Here’s an example weekly meal plan to see what exactly you should be eating when following this diet pattern.
If you’re looking to gain some bodyweight and muscle, you can alternate between low and high carb on a daily basis. Remember that your high carb days should coincide with your hardest workouts if you choose this format.
Aside from avoiding certain ingredients on the various days of your carb cycle, you’ll also want to consider some very specific nutritional objectives.
These aren’t hard rules but rather a suggested approach to getting the most out of your plant-based carb cycling diet.
If your Goal is to Lose Fat
Low Carb Day
High Carb Day
If your Goal is to Build Muscle
Low Carb Day
High Carb Day
As I mentioned before, when carbohydrate cycling, you don’t need to alter the amount of protein you’re consuming from one day to another. How much should that be, though?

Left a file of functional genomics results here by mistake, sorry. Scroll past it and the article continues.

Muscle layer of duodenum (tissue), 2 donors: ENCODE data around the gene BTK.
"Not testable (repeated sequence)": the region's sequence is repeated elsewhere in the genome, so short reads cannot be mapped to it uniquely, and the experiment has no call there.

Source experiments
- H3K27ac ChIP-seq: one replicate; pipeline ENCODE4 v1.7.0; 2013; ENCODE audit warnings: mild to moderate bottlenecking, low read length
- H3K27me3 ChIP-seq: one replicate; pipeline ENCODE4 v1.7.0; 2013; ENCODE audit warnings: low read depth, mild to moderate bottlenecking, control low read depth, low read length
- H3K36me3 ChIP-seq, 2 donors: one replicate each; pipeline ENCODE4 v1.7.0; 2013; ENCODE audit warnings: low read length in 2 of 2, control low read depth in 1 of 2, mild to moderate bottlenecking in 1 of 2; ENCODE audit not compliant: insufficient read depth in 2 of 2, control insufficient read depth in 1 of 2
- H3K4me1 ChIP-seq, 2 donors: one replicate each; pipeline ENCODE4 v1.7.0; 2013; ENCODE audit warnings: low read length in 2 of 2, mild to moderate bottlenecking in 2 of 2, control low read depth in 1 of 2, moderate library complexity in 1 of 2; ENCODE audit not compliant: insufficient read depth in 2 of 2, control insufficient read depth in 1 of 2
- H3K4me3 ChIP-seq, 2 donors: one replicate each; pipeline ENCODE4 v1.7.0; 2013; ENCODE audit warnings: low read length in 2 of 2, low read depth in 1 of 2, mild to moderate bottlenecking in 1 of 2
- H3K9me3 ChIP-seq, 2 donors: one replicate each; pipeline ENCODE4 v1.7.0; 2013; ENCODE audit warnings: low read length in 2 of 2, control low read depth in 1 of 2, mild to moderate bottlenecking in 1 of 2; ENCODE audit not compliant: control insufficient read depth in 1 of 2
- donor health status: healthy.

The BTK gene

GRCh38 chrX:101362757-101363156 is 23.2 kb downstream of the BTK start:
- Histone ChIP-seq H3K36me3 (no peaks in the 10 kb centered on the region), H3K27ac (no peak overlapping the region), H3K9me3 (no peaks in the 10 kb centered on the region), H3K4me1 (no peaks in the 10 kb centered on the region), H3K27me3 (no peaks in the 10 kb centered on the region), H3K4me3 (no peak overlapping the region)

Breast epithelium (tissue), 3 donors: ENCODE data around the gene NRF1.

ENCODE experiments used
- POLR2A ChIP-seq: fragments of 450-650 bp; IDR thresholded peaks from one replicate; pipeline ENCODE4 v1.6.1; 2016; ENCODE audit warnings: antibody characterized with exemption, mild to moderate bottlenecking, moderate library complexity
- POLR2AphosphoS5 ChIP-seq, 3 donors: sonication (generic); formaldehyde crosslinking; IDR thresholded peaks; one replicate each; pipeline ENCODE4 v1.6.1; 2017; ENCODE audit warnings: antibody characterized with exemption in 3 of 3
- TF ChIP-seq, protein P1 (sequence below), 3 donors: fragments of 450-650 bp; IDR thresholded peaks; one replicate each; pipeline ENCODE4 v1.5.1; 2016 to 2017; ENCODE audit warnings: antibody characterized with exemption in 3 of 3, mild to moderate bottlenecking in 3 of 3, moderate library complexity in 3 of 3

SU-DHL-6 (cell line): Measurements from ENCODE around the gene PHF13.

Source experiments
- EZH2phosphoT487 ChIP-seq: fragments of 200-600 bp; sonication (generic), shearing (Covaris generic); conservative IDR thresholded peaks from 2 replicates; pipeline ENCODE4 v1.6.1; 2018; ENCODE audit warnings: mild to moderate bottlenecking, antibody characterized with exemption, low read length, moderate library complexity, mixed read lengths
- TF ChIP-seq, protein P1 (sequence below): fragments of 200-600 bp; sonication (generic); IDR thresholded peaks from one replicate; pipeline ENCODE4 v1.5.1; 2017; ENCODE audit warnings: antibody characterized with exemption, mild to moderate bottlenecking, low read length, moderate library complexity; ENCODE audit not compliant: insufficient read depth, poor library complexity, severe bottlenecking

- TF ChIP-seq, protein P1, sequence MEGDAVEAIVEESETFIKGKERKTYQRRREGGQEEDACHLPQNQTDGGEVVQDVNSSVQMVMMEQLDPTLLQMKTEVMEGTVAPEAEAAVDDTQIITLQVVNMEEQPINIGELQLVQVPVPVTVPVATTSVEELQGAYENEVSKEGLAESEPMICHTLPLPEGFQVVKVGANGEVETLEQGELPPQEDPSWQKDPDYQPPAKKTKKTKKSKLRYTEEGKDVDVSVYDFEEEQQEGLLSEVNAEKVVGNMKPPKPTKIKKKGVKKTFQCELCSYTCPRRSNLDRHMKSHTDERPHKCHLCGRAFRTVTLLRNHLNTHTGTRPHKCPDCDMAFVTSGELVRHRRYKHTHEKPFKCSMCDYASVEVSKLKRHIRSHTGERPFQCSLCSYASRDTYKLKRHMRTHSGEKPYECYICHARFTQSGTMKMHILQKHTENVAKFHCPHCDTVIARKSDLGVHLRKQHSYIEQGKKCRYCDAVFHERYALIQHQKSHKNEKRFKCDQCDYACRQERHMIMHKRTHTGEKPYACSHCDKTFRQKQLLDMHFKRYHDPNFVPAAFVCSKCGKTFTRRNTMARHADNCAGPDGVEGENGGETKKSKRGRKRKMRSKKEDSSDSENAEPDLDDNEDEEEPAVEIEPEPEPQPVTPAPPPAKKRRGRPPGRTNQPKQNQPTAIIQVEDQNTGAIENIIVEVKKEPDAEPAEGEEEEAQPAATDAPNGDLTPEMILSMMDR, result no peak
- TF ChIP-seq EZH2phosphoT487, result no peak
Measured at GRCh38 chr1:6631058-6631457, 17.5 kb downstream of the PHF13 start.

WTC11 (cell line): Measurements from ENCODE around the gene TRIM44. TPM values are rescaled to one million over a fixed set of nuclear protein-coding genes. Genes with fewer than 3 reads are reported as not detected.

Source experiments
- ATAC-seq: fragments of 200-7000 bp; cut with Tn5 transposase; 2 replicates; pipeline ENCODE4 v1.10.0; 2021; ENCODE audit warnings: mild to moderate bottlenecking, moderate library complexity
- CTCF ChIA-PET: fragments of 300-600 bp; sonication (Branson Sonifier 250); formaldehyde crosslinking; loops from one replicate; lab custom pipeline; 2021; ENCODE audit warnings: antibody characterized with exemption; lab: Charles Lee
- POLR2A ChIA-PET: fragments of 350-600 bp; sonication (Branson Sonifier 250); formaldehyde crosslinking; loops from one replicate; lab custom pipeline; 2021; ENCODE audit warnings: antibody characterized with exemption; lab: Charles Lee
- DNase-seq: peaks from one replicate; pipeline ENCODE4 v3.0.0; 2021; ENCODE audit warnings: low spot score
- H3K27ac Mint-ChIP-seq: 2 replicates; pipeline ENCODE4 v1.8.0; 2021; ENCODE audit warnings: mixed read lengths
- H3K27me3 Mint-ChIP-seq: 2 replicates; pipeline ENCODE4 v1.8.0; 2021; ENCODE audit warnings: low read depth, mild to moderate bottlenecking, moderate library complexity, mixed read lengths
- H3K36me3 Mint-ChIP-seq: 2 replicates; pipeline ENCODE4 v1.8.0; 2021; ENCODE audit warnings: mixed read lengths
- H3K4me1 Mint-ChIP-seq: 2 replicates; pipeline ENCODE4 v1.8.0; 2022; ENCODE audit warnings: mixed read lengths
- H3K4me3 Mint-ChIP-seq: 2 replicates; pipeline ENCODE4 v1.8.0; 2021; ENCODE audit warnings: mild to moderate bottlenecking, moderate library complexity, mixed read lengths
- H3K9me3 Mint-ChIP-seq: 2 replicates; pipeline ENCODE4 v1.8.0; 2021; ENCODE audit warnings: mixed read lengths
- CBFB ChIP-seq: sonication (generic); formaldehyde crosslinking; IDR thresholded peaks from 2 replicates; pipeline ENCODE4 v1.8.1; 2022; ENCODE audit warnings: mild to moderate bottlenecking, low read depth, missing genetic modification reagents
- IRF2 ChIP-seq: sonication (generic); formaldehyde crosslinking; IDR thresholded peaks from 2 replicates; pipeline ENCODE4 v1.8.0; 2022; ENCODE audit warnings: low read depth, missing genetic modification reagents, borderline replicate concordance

Exercise scientist Rob Allen suggests the following simple formula for working out your required protein intake: Simply make sure you’re consuming 1 gram of protein for every pound in your body weight every day.
When it comes to the required about of carbs, use the following method:
Low Carbohydrate Day - Multiply your body weight (in pounds) by a factor of 0.3 for women and 0.5 for men.
High Carbohydrate Day - Multiply your body weight (in pounds) by a factor of 1.2 for women and 1.4 for men.
The jury is still out on the feasibility of cycling your carbs as a method to burn fat or gain muscle. While many nutritionists and exercise specialists are advocating for it, the scientific community hasn’t conducted any official research yet.
The best way to know if it works is to follow these guidelines and see for yourself. Just remember to keep a broad nutritional view when doing this. It’s not just about carbohydrates. Bear in mind that your body needs fat and protein.
Also, remember that the best way to get the most out of carbohydrate cycling is to combine it with a complimentary exercise routine. It’s not just about what you put into your body, it’s also about what you do with all those nutrients.